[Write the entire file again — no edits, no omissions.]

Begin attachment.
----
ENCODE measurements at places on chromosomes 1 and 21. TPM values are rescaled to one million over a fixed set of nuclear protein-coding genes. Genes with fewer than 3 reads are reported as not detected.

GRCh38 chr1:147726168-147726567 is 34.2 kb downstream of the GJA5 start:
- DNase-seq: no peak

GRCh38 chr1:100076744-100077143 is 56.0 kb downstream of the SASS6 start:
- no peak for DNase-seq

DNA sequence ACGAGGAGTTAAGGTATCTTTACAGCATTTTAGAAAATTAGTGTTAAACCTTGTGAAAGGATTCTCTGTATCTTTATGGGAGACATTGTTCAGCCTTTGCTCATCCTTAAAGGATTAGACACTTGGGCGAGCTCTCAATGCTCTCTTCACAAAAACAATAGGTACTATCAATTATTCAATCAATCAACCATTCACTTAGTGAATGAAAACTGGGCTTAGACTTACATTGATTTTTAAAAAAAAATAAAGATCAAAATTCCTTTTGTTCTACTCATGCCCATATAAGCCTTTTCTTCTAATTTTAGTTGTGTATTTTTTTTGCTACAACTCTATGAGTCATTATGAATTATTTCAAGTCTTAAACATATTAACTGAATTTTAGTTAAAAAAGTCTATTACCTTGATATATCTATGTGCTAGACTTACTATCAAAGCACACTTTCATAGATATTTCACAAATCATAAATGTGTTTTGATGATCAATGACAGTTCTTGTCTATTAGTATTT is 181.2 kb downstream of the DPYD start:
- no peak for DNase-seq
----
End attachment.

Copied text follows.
ENCODE measurements at places on chromosomes 1 and 21. TPM values are rescaled to one million over a fixed set of nuclear protein-coding genes. Genes with fewer than 3 reads are reported as not detected.

GRCh38 chr1:147726168-147726567 is 34.2 kb downstream of the GJA5 start:
- DNase-seq: no peak

GRCh38 chr1:100076744-100077143 is 56.0 kb downstream of the SASS6 start:
- no peak for DNase-seq

DNA sequence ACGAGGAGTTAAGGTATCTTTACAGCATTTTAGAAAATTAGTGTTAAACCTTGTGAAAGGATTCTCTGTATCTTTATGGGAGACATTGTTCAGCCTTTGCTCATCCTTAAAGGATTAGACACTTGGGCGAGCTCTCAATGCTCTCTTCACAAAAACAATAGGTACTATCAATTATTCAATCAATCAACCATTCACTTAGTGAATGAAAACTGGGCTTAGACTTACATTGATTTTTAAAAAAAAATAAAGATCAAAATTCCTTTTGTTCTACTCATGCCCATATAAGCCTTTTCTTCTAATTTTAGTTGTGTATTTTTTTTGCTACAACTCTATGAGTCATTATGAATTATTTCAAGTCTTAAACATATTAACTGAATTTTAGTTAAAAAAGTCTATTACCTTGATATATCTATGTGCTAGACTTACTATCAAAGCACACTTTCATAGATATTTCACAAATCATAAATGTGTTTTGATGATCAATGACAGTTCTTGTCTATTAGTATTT is 181.2 kb downstream of the DPYD start:
- no peak for DNase-seq